The election of a new Ninawa governor has roiled the northern Iraqi province, with residents and monitors pointing to his alleged ties to Iran-backed militias and allegations of corruption that have accompanied the election process.
Iraqi MP Mansour Mareid al-Jubouri, who represents Ninawa in parliament, was on May 13th elected governor by the Ninawa provincial council with 28 out of a total of 39 parliamentary votes.
Sirwan Mohammed of the Kurdistan Democratic Party (KDP) was elected first deputy to al-Jubouri, and voting for the second deputy was postponed.
The results were renounced by some members of parliament and met with strong objections from the people of Ninawa, who demanded that the government intervene, and keep the crisis unit in charge of the province's affairs.
A crisis unit was formed in March, after former Ninawa governor Nawfal al-Akoub was sacked over the ferry incident in Mosul in which more than 100 people lost their lives. The crisis unit was dissolved May 28th.
The investigation into this incident has shed light on the corruption that has been festering in areas of Iraq where Iran-backed militias wield influence.
Questions about election
Mosul resident Abu Wissam, who asked that his real name not be used, told Diyaruna the election of al-Jubouri was "illegal" and called for the dissolution of the council, accusing its members of corruption.
The council's mandate "expired two years ago, following the end of its constitutional right to govern, which is four years", he explained.
He called for the governor's election to be nullified, describing it as being "against the will of the people", and for the governance of the province to be handed over to the crisis unit again, until fair elections can be held.
The new governor is an active member of the Ataa movement, led by Popular Mobilisation Forces leader Faleh al-Fayyad, which includes militias loyal to Iran.
Ninawa residents and monitors told Diyaruna they fear his election will lead to more power for militias over the resources of their province, and the hindrance of investigations into corruption charges.
Strategy analyst and Ninawa native Muayed al-Juhayshi told Diyaruna there are "suspicions that some of the members of the Ninawa provincial council who voted for the new governor have received large bribes".
"There are charges against more than one political figure confirming millions of dollars were paid to these members to vote for the militia-backed al-Jubouri as governor," he said.
"The people of Ninawa are very angry with the council members, who have thrown to the wind their demands for holding corrupt officials accountable and preventing the agents of these militias from committing further acts of corruption," he said.
"People are frustrated and are dissatisfied with the results of the election, which will only cause more chaos," he added.
Concerns about militias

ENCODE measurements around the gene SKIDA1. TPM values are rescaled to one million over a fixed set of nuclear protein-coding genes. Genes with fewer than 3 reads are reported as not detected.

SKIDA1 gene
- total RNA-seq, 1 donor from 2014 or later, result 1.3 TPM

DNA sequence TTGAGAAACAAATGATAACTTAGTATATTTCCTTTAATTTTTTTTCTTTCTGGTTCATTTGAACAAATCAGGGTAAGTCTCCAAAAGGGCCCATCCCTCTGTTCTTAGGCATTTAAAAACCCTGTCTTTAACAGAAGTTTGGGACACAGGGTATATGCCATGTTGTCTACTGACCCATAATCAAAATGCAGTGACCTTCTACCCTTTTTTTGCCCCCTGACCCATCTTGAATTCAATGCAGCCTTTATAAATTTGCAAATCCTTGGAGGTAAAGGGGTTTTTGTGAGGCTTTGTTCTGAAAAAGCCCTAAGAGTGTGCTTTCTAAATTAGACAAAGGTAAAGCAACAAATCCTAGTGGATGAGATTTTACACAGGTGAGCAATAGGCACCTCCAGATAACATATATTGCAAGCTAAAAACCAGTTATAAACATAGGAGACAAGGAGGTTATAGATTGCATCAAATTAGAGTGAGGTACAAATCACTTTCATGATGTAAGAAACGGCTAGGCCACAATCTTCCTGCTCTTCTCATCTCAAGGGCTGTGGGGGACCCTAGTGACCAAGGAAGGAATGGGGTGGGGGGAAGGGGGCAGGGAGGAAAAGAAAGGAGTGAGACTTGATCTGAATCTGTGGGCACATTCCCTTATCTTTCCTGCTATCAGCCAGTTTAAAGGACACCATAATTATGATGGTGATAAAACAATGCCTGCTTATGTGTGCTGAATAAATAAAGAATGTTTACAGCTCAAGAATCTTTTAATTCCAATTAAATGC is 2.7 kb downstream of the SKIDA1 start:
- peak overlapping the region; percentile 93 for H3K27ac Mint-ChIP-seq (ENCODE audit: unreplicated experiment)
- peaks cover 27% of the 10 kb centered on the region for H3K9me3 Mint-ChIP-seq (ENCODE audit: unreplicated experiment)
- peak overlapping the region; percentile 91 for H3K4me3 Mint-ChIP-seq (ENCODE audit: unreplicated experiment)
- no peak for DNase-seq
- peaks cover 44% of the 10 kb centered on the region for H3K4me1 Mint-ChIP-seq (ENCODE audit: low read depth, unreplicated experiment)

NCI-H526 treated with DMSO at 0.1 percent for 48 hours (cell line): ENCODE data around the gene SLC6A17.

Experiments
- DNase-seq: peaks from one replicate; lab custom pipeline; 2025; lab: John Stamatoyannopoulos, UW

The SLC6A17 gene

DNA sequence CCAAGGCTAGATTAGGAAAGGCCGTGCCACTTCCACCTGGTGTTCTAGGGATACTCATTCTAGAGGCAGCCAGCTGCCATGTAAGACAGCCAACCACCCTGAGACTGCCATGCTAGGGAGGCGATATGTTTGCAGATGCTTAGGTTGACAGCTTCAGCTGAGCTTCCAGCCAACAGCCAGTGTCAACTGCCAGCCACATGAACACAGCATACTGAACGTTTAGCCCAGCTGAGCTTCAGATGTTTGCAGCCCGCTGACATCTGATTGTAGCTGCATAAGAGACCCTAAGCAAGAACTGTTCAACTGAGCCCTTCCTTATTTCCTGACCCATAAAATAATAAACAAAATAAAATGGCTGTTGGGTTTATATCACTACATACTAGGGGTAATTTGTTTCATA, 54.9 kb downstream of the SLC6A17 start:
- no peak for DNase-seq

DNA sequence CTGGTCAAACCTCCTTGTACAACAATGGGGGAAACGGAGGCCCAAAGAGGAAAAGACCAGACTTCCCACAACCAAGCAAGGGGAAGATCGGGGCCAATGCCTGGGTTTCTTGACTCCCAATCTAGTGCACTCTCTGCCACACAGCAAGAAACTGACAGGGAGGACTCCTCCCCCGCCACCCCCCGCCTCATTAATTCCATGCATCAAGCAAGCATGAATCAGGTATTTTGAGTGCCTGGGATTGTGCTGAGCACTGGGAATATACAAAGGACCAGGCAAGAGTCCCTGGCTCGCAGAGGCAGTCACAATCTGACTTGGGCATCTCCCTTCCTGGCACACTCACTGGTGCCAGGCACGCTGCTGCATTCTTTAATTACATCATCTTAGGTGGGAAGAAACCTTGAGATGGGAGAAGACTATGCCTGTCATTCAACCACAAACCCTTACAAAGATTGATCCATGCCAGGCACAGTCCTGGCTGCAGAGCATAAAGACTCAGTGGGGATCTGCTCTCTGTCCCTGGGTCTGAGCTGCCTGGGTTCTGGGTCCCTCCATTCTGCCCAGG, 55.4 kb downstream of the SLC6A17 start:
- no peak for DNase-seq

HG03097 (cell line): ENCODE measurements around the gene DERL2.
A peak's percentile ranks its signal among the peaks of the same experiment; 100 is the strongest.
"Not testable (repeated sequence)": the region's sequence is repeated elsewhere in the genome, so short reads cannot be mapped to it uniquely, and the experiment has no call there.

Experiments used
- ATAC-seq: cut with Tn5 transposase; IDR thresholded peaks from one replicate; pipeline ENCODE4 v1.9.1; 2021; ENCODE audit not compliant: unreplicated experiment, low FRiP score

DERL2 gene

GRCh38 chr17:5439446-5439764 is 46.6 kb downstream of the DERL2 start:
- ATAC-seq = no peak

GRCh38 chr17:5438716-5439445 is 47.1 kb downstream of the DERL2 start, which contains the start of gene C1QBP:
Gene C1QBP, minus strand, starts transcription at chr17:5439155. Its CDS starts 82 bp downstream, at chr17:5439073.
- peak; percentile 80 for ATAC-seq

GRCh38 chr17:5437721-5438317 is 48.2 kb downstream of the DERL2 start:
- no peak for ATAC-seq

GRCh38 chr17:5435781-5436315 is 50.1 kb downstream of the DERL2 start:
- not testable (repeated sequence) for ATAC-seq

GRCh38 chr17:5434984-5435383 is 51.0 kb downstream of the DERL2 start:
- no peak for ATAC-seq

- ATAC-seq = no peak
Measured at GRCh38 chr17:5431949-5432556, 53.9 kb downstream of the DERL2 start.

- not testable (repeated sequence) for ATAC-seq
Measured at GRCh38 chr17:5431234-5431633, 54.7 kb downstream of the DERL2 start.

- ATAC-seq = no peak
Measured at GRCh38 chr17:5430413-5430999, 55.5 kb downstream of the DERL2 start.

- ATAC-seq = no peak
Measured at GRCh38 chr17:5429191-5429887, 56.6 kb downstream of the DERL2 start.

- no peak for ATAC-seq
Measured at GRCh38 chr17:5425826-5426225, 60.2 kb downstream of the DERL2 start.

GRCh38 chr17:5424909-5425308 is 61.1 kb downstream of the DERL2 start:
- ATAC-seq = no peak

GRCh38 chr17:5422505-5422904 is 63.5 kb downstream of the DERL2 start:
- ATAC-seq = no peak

Former governor of Ninawa Atheel al-Nujaifi said the province's civilian population is right to be concerned that the militias will have a stronger foothold in Ninawa and will completely dominate the decision-making process.
"These fears are legitimate," he told Diyaruna.
"But we have to encourage people to resist such feelings, and to instead strengthen their confidence in their ability to change their situation and prevent militias from taking over Ninawa through peaceful means," he said.
Al-Nujaifi said he believes the path to change starts with the need to "support popular demand to quickly organise local elections that will bring in a newly elected provincial council and local government".
He suggested dealing with the local authority as "an interim administration" until elections can be organised, stressing that the province has "suffered from lots of problems, and the local elections are key to solving these issues".
Iraqi MP Abdul Rahman al-Luwayzi, who represents Ninawa in parliament, told Diyaruna the province's political landscape is burdened with complex problems and political entities mired in rivalry.
These issues will pose a "significant challenge" for any local administration, he said, noting there also are issues with the Kurds over control of certain areas, as well as cooling relations between the federal and local governments.
"The current government, with its strong ties to decision-makers in Baghdad, might be able to overcome some of these rather complex problems," he said.
But analysts like al-Juhayshi are not convinced.
"What else could we expect from the new governor but to follow in the footsteps of his predecessor, al-Akoub, resulting in more suffering for the local population because of corruption, bad governance, neglect, poor implementation of services projects and absence of controls and accountability?" al-Juhayshi said.
"This will give militias already active in the province -- such as Asaib Ahl al-Haq, Harakat al-Nujaba, Kataib Hizbullah and Saraya al-Khorasani -- more power than before to steal funds allocated for reconstruction and national resources via their economic offices," he said.
These Iran-backed militias are already anxious to obstruct the course of investigations into the ferry incident "and burying that file for good", he added.